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Entries in book (2)

Monday
Oct112010

Book Review: "The Writing Circle" by Corinne Demas

We Write, We Read, We All Have a Story

Many bloggers turn into published authors and so we all can relate to the idea of joining a writing group where we could bounce our ideas off one another. "The Writing Circle " by Corinne Demas explores the somewhat complicated relationships between different types of writers involved in a writing group.
Each writer has their own, unique story - in what they are writing but also in their personal life. Written from these different perspectives, we get the 'whole' story while we witness the characters' struggle with each other, and with their families.


We learn one of the members is even more conniving than we had suspected...and has a secret. It was hard to put the book down as I was waiting for the rest of the writing group to 'catch' the thief amongst them who has stolen another member's story.

We Own our Ideas

"The Writing Circle " touches a nerve with anyone who writes - especially bloggers. Every one of us knows someone who has had something (a blog post, a photo, a business idea) stolen from them. Sometimes the post or content is re-purposed, but often times not, and then it's posted on another website. Our stories are pieces of us...memories, wishes, dreams, fears, and they often tell stories of our family. To have our original stories stolen and presented as someone else's idea is nothing but infuriating. However, with millions of blogs out there, is it possible something thought was our idea may have been sparked by something else we've read?

This is the issue that comes to a front in "The Writing Circle ".

Good read, interesting story, and relevant to anyone who enjoys reading or writing.

Janine

Disclosure: I received a review copy of "The Writing Circle" for the purpose of a review. All opinions are my own and this post was neither reviewed nor approved prior to being published. Some links are affiliate links.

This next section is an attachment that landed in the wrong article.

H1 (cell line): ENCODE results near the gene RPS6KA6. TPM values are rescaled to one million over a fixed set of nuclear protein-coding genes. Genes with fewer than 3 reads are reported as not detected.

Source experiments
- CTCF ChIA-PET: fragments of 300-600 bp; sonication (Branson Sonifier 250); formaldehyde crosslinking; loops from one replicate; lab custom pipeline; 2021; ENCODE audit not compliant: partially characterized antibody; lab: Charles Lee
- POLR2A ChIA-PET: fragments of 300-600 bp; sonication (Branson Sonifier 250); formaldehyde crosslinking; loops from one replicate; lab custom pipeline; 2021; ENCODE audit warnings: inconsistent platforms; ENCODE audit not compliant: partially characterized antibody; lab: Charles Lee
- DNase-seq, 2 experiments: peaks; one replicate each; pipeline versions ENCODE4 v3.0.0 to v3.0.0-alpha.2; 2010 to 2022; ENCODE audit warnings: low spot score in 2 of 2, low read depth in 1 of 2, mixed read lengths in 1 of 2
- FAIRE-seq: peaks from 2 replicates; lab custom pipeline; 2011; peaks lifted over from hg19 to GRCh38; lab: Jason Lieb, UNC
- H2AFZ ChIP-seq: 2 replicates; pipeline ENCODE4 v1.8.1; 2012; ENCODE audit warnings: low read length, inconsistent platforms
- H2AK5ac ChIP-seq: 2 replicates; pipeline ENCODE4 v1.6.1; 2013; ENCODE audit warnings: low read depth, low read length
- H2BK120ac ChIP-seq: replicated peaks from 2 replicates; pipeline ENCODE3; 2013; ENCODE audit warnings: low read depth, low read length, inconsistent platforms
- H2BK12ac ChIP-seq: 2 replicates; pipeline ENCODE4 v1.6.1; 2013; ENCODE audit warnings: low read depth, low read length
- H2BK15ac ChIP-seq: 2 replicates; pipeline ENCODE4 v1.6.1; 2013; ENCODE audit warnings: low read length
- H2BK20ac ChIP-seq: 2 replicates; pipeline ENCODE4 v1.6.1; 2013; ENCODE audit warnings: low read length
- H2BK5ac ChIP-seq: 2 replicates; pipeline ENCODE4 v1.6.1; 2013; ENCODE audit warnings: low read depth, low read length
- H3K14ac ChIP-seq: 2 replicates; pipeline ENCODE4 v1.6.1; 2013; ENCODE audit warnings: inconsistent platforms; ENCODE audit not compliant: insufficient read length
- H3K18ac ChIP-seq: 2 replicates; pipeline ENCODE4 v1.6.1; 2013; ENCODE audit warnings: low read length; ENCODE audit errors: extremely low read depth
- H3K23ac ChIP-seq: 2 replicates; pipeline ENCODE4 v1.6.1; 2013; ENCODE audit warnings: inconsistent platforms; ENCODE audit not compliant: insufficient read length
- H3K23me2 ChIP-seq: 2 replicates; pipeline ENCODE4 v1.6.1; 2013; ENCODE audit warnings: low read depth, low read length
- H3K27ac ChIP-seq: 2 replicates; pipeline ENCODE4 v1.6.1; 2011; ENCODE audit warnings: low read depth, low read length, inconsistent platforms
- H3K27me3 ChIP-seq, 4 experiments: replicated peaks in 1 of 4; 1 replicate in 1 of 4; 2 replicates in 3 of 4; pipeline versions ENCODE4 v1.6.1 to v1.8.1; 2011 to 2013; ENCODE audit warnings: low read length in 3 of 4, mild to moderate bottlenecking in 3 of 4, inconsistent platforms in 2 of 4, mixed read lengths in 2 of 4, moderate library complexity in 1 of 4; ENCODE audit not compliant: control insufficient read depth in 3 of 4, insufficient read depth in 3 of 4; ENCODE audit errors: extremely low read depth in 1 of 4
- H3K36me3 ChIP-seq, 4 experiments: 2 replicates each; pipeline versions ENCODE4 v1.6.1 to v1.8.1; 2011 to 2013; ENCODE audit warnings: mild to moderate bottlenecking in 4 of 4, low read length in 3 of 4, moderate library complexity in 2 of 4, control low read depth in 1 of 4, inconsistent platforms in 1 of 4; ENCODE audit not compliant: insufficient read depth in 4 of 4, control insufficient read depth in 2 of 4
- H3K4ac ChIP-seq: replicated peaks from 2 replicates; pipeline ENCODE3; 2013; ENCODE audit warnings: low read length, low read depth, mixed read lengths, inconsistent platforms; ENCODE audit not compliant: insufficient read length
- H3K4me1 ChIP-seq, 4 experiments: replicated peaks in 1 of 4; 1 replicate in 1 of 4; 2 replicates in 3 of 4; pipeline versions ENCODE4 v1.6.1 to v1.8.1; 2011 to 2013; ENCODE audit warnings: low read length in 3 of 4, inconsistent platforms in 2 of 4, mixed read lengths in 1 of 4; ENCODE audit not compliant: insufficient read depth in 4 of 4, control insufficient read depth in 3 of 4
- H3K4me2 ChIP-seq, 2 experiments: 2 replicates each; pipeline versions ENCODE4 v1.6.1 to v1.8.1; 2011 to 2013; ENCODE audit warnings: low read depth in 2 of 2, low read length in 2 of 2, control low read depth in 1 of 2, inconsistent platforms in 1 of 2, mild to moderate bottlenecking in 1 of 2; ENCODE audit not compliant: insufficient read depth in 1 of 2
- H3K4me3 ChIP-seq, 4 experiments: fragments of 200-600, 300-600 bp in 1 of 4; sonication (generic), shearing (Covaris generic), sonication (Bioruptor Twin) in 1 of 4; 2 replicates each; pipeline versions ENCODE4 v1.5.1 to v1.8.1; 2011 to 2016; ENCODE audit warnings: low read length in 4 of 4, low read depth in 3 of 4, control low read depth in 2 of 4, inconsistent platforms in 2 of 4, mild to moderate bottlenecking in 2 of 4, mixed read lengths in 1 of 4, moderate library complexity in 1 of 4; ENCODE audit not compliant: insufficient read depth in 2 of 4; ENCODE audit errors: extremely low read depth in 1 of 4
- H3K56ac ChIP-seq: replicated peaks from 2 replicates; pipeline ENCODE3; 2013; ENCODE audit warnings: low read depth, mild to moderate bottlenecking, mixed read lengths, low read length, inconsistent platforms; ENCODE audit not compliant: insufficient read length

Tuesday
Aug042009

Coco Le Cochon - Teaches kids the value of hard work...and fancy mushrooms (Truffles)

I took French throughout high school and while I can't remember much beyond "A croissant with ham and cheese please" (un croissant avec jabon et frommage s'il vous plait), I can speak with an accent that would put Juliette Binoche on alert.

C'est Francais!

And so the first thing I noticed about this new children's book, Coco Le Cochon, is the title. Oui! Francais!

Not only does it make it feel like a fancy children's book...it soooo much fun to say (with the right accent s'il vous plait).

Luckily for us all, the book is NOT written in French. At least the copy I was given is not.

Lesson One: Don't take your pedigree for granted

The book starts out with a little history - Coco comes from a long line of successful truffle hunters and so he feels no need to actually LEARN how to hunt for truffles. He is lazy in school, at home, and often mean to his friends.

Lesson Two: Don't steal, especially from someone smaller than you

During the big truffle hunt Coco realizes he has no clue where to find truffles. Everyone around his is finding them. When he accidentally runs into a much smaller pig and knocks over his basket, he takes one of the truffles and claims he found it himself. The people of the town know he's lying because Coco said he found it under a Pine tree (and everyone knows truffles don't grow under pine trees).

Lesson Three: Promptly admit when you are wrong or things can get worse

The Mayor banishes Coco (ok, a little harsh for a kid book but it's not like we parents haven't had that thought once or twice) who is sent to live with his uncle and consider what he did.  Luckily he comes back better, remorseful, and smarter, because the little pig has gone through a tremendous growth spurt and could eat Coco in one bite.

How Many Thumbs?

PROS: Very cute and colorful photos that the Twofer explored in detail. Story covers valuable life lessons.

CONS: I'm not sure my kids understood the value of a truffle hunter as opposed to something more mainstream like a fisherman...but we'll see if any questions arise tomorrow after they've slept on it.

Bottom line, Coco Le Cochon got my kids thinking about the lessons and asking questions. So I'm giving it a Twofer Thumbs Up for a cute story that helps parents talk to their kids about morals and ethics.

To learn more and purchase Coco Le Cochon ($10.95 for a limited time) visit the website http://cocolecochon.com.

Janine

Product Supplies By

Coco Le Cochon